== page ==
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Hoffmann, R. A wiki for the life sciences where authorship matters. Nature Genetics (2008)
 
 
 

A role for the plasminogen activator system in inflammation and neurodegeneration in the central nervous system during experimental allergic encephalomyelitis.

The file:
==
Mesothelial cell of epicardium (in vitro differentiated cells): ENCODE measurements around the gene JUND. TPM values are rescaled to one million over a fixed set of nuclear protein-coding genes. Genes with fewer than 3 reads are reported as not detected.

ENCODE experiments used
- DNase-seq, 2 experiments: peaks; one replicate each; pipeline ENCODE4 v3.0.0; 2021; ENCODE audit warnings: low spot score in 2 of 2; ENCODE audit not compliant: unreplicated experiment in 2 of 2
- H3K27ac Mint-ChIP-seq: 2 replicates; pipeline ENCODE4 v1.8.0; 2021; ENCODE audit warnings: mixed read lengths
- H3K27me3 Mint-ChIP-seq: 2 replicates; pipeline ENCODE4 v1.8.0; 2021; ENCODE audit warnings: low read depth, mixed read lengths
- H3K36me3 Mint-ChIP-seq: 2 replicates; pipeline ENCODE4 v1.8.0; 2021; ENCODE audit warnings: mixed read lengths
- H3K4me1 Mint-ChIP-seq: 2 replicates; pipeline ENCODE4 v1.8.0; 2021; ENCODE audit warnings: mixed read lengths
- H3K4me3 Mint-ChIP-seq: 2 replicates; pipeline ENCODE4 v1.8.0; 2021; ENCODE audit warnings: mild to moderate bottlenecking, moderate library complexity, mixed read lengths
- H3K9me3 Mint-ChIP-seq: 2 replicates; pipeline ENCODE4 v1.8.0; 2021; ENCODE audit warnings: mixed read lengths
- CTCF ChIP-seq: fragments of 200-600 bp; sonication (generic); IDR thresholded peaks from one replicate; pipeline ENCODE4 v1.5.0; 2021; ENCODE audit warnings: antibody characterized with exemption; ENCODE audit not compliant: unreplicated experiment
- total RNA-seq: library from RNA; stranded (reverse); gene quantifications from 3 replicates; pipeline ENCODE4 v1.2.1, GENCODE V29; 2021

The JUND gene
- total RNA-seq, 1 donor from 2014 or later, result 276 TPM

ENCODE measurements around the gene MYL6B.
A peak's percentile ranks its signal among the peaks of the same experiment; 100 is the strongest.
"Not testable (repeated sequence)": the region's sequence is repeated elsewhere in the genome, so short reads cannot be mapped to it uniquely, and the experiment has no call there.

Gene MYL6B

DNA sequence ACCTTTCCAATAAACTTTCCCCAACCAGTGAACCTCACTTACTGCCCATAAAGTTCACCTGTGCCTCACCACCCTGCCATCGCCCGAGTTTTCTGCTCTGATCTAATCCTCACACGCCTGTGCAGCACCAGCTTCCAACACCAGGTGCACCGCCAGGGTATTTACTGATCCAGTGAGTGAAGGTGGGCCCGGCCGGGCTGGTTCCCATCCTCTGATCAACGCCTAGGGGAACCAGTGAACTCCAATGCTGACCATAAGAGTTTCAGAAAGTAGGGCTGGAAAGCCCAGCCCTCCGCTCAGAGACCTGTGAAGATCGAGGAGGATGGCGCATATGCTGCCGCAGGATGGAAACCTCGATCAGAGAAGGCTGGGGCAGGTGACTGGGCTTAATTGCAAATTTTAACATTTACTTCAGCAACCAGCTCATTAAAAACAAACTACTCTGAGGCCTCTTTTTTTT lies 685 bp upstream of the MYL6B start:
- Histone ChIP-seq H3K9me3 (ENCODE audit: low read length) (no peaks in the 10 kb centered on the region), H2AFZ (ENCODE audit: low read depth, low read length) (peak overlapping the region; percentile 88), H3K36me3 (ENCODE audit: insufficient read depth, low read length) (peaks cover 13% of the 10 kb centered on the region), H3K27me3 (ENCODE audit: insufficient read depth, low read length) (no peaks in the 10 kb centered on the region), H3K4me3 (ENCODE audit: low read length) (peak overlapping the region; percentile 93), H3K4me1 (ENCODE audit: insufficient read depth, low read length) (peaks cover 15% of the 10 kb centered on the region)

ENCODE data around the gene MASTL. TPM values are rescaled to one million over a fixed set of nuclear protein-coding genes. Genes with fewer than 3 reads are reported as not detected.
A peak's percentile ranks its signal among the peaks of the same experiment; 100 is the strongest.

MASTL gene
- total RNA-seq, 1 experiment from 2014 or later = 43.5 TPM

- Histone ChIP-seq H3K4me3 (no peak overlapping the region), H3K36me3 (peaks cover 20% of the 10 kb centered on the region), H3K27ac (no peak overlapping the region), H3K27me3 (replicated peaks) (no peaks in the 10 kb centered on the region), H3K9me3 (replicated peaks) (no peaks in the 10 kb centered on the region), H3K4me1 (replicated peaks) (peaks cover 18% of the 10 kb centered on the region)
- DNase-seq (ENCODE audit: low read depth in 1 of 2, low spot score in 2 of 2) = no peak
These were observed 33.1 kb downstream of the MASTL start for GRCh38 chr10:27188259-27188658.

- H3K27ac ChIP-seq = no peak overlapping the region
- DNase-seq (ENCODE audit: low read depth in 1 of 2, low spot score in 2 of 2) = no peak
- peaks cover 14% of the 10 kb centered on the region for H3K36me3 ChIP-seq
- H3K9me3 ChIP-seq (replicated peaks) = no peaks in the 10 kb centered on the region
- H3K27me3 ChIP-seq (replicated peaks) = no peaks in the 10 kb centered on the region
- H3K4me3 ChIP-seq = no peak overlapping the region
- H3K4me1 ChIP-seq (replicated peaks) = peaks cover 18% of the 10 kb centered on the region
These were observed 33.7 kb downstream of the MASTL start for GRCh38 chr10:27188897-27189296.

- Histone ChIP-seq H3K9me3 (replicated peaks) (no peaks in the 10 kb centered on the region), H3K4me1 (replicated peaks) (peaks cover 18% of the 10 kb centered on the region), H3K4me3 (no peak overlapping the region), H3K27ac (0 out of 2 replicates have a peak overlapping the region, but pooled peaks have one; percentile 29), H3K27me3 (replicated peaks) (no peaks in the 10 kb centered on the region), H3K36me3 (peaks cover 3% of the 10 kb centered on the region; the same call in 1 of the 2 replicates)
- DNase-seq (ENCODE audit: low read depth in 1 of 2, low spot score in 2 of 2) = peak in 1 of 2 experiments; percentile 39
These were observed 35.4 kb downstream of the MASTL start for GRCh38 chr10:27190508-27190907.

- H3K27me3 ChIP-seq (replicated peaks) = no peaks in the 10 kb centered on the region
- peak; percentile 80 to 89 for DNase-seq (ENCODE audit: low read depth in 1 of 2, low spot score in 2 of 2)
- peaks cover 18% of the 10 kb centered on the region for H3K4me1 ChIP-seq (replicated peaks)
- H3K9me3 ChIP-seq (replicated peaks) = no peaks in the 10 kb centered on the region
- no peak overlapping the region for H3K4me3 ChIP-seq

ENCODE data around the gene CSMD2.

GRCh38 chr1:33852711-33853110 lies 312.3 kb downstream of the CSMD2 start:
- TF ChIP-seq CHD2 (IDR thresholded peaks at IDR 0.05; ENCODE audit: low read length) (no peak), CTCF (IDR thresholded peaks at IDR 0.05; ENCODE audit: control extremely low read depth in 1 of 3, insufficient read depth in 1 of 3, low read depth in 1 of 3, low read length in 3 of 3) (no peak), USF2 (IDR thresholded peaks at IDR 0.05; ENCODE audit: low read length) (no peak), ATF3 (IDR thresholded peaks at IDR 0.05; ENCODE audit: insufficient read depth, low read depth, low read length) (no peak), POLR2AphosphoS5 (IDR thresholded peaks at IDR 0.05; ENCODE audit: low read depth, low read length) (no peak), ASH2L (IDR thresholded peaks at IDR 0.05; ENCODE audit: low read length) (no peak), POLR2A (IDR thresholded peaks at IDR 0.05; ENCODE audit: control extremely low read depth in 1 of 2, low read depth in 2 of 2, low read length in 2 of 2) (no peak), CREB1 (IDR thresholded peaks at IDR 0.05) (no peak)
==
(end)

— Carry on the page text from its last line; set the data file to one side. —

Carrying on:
Early signs of inflammatory demyelination include entry of fibrin(ogen) into the central nervous system (CNS), which is normally excluded by the blood-brain barrier, and up-regulation of components of the plasminogen activator system. Using mice deficient in tissue-type plasminogen activator (tPA-/-) and urokinase plasminogen activator receptor (uPAR-/-), we investigated the involvement of the PA system on the clinical and pathological features of experimental allergic encephalomyelitis, an animal model of multiple sclerosis. tPA-/- mice suffered an early and a more severe acute disease characterized by incomplete recovery when compared to wild-type controls, with significantly higher CNS levels of plasminogen activator inhibitor-1. This correlated with fibrin accumulation, which co-localized with nonphosphorylated neurofilament on thickened axons in experimental allergic encephalomyelitis tissue. In contrast, uPAR-/- mice had a delayed, less acute disease reflected in delayed infiltration of inflammatory cells. These animals developed chronic disease as a result of steadily increased inflammation, increased levels of urokinase-type plasminogen activator (uPA), and greater degree of demyelination. Thus, the plasminogen activator system can modulate both inflammatory and degenerative events in the CNS through the respective effects of tPA and uPAR on fibrinolysis and cell adhesion/migration, manipulation of which may have therapeutic implications for multiple sclerosis.[1]

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